Work on the Clausen Cabin is moving forward to a point where JTEL is starting to plan for moving in shelving units and filling them with books. New vinyl plank flooring is down in the main area, new interior doors are installed, and trim work is now in process. The heavy wood cook stove was moved with the use of a pallet jack and now sits in the northwest corner. Portions of the original kitchen have been reinstalled and there is a “dry cabin” arrangement with a water jug and 5 gallon bucket under the sink.

Bear Electric completed their last remaining work items on February 15th. The cabin has been rewired to code, new track lights are installed over the stacks area, motion lights are located over both exterior doors, exit signs and emergency lighting have been installed, and there are now exterior outlets where there were none before.


New flooring is installed throughout the main area and trim work is now in progress. Conduits are being masked and primed for painting.


Special thanks to a great crew of volunteers who have been working the last two weeks to move to this point,  including: Mindy, Ginny and Parker Gallagher, Deirdre Helfferich, Mike Musick, Eli Sonafrank, and Gary Pohl. More volunteers will be needed when it actually becomes time to move in the shelving and books. Keep your eyes on this site for a call for volunteers and ultimately, an “open house” date.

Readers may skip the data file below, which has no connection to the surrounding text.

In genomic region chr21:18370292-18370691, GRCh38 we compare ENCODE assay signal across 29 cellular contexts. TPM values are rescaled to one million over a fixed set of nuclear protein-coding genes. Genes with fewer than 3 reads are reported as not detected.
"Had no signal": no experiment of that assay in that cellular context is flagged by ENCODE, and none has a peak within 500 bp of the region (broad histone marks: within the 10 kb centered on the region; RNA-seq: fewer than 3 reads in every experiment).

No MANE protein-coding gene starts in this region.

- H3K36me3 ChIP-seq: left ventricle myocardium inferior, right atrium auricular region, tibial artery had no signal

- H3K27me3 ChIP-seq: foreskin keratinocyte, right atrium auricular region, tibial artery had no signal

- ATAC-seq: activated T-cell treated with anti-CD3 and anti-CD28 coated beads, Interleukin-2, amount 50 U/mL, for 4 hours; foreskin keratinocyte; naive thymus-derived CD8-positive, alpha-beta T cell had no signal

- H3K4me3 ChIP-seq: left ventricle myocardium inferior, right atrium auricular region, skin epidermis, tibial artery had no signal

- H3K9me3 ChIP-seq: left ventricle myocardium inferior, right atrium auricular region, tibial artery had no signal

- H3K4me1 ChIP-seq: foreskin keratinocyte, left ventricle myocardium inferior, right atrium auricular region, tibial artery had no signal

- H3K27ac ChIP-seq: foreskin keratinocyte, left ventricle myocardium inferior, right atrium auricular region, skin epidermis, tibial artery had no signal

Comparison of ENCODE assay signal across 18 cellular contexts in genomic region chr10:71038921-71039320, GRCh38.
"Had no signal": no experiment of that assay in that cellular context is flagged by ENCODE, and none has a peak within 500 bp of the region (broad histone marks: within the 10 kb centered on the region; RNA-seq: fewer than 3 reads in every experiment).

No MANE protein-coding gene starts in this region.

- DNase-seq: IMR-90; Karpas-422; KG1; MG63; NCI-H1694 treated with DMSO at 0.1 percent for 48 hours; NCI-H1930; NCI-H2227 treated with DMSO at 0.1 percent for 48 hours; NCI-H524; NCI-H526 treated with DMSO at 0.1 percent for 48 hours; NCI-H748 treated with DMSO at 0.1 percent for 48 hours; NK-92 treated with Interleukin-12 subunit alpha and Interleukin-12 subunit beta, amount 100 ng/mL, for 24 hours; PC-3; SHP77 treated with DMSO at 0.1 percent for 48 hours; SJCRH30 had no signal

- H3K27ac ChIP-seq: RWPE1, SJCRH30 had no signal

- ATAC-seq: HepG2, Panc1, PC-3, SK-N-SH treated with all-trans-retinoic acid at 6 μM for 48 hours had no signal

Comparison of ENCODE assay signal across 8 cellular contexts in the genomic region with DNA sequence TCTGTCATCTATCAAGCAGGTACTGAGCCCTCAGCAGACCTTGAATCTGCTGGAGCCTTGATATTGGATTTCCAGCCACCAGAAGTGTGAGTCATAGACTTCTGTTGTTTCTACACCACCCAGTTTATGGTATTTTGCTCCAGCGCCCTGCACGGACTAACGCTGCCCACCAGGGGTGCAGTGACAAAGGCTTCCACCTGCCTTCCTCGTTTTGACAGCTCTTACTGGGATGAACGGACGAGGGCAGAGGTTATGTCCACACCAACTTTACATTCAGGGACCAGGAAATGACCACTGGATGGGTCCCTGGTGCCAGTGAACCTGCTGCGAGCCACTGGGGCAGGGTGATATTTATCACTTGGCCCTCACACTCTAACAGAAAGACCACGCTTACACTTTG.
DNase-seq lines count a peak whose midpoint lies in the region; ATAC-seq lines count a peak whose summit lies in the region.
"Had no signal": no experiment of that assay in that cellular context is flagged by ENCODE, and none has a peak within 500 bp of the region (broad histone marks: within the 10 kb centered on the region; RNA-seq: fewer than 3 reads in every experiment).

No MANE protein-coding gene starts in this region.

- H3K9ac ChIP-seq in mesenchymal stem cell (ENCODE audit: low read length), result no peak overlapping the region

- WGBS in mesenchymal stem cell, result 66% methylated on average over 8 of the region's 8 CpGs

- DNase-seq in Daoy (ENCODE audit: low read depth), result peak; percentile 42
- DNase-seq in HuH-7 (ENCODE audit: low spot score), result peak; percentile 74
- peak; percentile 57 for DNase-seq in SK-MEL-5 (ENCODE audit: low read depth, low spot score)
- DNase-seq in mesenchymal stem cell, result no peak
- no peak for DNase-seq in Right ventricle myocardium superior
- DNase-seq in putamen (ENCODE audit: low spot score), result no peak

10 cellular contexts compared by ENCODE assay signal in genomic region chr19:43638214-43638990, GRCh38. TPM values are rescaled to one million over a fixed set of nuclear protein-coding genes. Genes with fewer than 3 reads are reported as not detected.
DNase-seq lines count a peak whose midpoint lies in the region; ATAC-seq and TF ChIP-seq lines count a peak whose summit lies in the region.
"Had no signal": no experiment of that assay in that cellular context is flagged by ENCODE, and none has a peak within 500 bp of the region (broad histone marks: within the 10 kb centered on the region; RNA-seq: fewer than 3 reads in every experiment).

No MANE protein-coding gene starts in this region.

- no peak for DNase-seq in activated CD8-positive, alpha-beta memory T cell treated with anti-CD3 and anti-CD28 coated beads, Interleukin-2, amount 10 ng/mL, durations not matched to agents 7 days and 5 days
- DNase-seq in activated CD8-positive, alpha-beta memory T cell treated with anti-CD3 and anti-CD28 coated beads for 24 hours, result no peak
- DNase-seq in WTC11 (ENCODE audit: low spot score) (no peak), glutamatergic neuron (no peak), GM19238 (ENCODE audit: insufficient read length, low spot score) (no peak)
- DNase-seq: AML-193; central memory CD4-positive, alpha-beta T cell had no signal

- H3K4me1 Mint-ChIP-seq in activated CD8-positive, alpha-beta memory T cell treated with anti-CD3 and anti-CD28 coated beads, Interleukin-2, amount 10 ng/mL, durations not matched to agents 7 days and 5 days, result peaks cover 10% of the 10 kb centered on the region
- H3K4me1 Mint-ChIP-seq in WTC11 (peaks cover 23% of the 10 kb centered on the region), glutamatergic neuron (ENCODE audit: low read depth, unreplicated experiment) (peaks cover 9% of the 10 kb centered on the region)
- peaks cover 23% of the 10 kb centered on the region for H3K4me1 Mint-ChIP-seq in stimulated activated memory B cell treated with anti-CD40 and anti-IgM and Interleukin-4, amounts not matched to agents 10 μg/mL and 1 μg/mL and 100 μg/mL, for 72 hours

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Seedy Saturdays Are Coming!

Seedy Saturday Web

Seed Swap Guidelines

No seeds? No problem, come learn more about seed saving, local gardening and more.

3 p.m. Garden lectures:

  • February 25 – Goosefoot farm – a family vegetable farm practicing ecologically sustainable methods
  • March 4 – Alaska’s Agricultural Experiment Station – seeds from the past, into the future

Learn more about the Growing Ester’s Biodiversity Program.


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Collections and inventory – January 2017

This month catalog additions were down, but not because we didn’t have a lot of inventory! Your amateur librarian ran out of card pockets, so the new donations couldn’t be added to the collections. The board ordered 500 new ones (and at a great price), but they were shipped media mail, unfortunately, so they took three weeks to get here. However, it turned out that a lot of the old inventory already had cards and card pockets, but hadn’t yet been entered into the database. (I knew there were a few left on the shelves, but it turns out that there were a lot more than I thought!)